May Great Story by Jill Sanford, Sierra Nevada Fellow
There are numerous professional reasons to participate in CivicSpark, but I have to say one of the most significant ways it has impacted my personal life has been to cause me to think more about my own impact on the environment. This is something I have heard echoed by other fellows throughout my service year; that we are now more likely to use efficient light bulbs, to turn off our cars while they are idling, to spend our money locally and on companies with great sustainability practices, etc. Encouraging others to consider their carbon footprint in every aspect of their lives is a great motivator to actually practice what we preach.
Californians sure love their cars, however. Especially rural Californians.
Unfortunately, I fall into this category. My car is my ticket to freedom, to spontaneity, to adventure and getting through the workweek as fast as possible to maximize my free time. During the summer, my car is always stocked with everything I need to go for a quick paddle on the lake after work, a run on my favorite trails if I’m craving more time outside, and enough gear for that spur of the moment Friday night camping trip.
Recently I have been thinking about the value of compact, mixed-use, walkable, transit-oriented local communities (how could I not as a CivicSpark Fellow?!). I crave open space and love the feeling of not seeing a building or person for miles and miles, yet I also value community and collective progress.
Tomorrow I will hop on a plane (another cringe worthy notch on my not-as-small-as-I-would-like carbon footprint) and head down to the SEEC Forum in Riverside. Because of price and flight duration options, I will be flying direct from Reno to LAX and attempt to travel the approximate 75 miles from the airport to the conference (rather than the 20 or so I would be braving if I had been able to fly into Ontario.)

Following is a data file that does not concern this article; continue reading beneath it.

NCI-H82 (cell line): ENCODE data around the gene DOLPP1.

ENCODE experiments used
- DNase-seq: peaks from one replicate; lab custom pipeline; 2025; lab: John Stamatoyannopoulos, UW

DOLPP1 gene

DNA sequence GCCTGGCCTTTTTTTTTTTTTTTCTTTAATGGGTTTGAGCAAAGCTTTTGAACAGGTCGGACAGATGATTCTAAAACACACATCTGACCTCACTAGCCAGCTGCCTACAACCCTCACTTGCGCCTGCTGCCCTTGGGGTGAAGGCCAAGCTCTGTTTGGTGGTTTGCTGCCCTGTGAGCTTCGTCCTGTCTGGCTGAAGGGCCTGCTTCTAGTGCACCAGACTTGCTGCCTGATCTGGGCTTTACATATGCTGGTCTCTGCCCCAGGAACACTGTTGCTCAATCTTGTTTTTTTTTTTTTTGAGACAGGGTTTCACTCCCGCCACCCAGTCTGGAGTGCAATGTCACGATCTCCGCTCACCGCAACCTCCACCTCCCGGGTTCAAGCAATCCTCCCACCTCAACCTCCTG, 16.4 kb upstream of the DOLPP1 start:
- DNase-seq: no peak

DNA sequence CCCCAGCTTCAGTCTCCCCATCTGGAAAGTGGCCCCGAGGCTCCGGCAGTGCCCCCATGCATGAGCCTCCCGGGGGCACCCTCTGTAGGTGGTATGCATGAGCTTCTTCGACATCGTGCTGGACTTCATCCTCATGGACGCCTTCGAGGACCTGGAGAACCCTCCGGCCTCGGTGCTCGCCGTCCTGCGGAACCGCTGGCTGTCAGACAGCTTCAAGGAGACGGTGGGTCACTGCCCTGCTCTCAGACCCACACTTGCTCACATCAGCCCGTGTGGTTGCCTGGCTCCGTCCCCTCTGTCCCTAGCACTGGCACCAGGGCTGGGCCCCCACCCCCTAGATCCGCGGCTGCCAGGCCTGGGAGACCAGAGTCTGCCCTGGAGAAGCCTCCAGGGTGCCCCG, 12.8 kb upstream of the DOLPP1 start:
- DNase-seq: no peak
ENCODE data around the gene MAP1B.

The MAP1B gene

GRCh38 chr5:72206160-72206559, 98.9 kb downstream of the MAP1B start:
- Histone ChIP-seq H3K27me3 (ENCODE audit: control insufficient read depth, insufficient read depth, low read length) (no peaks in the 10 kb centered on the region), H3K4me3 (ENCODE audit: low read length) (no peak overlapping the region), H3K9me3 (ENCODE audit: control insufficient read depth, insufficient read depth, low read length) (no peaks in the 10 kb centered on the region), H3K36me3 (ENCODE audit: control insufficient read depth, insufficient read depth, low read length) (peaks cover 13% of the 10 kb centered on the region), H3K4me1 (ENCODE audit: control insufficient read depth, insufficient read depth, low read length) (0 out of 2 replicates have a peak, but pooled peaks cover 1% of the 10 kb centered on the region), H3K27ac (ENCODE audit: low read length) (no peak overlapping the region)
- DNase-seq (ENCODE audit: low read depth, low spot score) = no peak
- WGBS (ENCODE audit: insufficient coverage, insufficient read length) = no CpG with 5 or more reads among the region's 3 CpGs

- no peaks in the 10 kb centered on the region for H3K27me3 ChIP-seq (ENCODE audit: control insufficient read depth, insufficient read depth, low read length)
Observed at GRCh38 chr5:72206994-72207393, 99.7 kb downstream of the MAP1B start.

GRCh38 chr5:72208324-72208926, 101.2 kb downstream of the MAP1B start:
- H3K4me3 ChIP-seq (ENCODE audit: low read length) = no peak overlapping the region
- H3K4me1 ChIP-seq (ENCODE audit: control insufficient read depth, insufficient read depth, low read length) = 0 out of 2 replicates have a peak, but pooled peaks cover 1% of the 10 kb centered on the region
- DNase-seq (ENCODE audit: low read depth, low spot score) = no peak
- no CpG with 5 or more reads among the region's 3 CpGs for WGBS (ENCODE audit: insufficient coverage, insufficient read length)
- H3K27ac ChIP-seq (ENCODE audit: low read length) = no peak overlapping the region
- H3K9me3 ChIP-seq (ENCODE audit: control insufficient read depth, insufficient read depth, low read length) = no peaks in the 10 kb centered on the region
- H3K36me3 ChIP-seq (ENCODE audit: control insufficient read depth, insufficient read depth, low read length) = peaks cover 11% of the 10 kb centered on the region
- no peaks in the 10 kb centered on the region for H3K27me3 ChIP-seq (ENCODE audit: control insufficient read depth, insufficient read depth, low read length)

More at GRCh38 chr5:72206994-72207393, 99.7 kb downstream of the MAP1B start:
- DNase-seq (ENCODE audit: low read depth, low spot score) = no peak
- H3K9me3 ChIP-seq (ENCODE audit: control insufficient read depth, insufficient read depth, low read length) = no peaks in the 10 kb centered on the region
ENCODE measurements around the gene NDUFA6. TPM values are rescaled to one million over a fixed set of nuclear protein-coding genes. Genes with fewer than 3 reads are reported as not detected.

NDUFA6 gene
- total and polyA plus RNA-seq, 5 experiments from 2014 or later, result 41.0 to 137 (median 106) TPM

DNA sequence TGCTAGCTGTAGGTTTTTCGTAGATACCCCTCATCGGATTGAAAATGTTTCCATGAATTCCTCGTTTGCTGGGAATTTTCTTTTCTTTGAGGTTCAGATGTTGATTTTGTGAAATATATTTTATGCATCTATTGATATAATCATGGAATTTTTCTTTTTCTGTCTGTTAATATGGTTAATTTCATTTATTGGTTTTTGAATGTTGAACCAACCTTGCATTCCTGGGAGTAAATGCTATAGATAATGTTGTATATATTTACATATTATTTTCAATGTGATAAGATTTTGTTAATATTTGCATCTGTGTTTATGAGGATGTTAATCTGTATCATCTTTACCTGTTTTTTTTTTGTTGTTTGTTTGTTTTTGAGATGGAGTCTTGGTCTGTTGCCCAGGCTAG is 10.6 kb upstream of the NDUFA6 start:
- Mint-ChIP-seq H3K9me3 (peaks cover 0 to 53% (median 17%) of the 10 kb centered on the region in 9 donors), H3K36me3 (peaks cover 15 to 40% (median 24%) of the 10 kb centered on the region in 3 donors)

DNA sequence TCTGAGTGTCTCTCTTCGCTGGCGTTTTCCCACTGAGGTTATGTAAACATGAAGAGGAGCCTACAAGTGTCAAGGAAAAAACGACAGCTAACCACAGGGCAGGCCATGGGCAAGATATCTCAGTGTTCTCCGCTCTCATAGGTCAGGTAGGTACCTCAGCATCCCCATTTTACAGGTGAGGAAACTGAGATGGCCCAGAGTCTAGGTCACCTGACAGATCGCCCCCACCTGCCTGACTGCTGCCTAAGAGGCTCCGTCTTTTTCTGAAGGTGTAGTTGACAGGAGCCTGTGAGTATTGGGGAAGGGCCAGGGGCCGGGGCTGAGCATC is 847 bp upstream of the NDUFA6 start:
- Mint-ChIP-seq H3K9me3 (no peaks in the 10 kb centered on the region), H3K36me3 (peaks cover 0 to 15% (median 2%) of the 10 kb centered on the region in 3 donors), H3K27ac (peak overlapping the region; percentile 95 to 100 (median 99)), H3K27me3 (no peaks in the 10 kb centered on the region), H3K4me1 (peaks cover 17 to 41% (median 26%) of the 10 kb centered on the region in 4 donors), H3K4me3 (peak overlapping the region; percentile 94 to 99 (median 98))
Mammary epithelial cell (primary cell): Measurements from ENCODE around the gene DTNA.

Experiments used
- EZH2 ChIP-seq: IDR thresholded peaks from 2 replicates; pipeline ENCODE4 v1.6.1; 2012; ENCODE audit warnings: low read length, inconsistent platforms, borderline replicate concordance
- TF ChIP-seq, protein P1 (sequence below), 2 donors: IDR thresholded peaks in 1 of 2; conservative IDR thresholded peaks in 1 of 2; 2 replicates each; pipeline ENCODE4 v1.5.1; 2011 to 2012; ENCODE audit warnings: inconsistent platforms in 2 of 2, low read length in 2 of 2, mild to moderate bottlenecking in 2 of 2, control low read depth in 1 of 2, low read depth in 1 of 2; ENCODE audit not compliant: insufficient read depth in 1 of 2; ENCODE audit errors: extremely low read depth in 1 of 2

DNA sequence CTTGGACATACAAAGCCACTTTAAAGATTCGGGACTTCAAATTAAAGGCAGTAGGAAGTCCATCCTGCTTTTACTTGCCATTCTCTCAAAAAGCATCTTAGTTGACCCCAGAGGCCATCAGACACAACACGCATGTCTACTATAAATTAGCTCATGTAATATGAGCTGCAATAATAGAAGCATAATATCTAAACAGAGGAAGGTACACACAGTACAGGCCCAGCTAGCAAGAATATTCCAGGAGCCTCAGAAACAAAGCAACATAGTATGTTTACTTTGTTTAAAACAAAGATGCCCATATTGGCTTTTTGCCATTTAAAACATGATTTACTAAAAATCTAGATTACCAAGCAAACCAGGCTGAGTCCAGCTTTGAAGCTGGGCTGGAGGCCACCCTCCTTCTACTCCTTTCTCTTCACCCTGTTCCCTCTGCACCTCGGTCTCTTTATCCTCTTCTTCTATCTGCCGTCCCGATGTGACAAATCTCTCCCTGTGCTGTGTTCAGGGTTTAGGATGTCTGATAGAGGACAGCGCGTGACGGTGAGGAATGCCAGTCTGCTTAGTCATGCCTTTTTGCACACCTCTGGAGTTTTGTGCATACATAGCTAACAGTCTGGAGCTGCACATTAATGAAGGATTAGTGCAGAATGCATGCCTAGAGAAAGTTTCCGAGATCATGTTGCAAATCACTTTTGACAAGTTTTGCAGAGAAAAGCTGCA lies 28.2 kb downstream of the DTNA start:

After much counseling and advice from my friends who live down south, coworkers who grew up there, and even some other fellows on the LA and SoCal teams, I have a semi fleshed out plan of transport that involves taking a train from the airport and into the City of Industry to meet up with a carpool group to the conference. I have no idea how to get around in LA and I know I will miss my car the whole time, but I am also looking forward to breaking out of my comfort zone and challenging myself to experience alternative modes of travel.
The road (pun intended) to walkable and bike-able living in the Sierra will not be completed overnight. The towering snow drifts in the wintertime and spread out community resources are obstacles that require a different approach than many other places in California. Yet, more and more local governments, like the seven I work with on a daily basis, are seeing the value of planning with human powered and alternative transportation in mind. As these communities slowly change for the better, I will continue to hold myself accountable to love my bike more and my car less.